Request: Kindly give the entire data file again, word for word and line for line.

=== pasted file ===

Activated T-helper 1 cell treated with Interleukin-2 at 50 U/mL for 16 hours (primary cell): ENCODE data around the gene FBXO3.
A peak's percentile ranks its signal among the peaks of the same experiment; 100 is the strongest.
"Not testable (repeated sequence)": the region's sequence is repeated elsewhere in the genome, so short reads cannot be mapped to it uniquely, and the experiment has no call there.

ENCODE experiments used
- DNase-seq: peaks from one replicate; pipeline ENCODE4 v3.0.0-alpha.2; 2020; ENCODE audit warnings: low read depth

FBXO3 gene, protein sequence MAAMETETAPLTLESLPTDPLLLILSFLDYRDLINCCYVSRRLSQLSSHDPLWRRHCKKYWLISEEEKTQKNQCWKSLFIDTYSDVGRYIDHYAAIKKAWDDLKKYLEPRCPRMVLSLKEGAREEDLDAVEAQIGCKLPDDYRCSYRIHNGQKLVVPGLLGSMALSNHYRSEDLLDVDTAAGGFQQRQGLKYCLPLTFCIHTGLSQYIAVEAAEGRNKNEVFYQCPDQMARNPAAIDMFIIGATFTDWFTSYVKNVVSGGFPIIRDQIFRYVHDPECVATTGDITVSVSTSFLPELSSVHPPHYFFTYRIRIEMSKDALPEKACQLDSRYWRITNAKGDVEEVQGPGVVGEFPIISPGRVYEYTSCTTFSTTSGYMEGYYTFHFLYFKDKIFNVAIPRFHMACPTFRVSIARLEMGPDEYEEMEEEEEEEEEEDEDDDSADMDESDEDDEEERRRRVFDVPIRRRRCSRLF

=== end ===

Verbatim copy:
Activated T-helper 1 cell treated with Interleukin-2 at 50 U/mL for 16 hours (primary cell): ENCODE data around the gene FBXO3.
A peak's percentile ranks its signal among the peaks of the same experiment; 100 is the strongest.
"Not testable (repeated sequence)": the region's sequence is repeated elsewhere in the genome, so short reads cannot be mapped to it uniquely, and the experiment has no call there.

ENCODE experiments used
- DNase-seq: peaks from one replicate; pipeline ENCODE4 v3.0.0-alpha.2; 2020; ENCODE audit warnings: low read depth

FBXO3 gene, protein sequence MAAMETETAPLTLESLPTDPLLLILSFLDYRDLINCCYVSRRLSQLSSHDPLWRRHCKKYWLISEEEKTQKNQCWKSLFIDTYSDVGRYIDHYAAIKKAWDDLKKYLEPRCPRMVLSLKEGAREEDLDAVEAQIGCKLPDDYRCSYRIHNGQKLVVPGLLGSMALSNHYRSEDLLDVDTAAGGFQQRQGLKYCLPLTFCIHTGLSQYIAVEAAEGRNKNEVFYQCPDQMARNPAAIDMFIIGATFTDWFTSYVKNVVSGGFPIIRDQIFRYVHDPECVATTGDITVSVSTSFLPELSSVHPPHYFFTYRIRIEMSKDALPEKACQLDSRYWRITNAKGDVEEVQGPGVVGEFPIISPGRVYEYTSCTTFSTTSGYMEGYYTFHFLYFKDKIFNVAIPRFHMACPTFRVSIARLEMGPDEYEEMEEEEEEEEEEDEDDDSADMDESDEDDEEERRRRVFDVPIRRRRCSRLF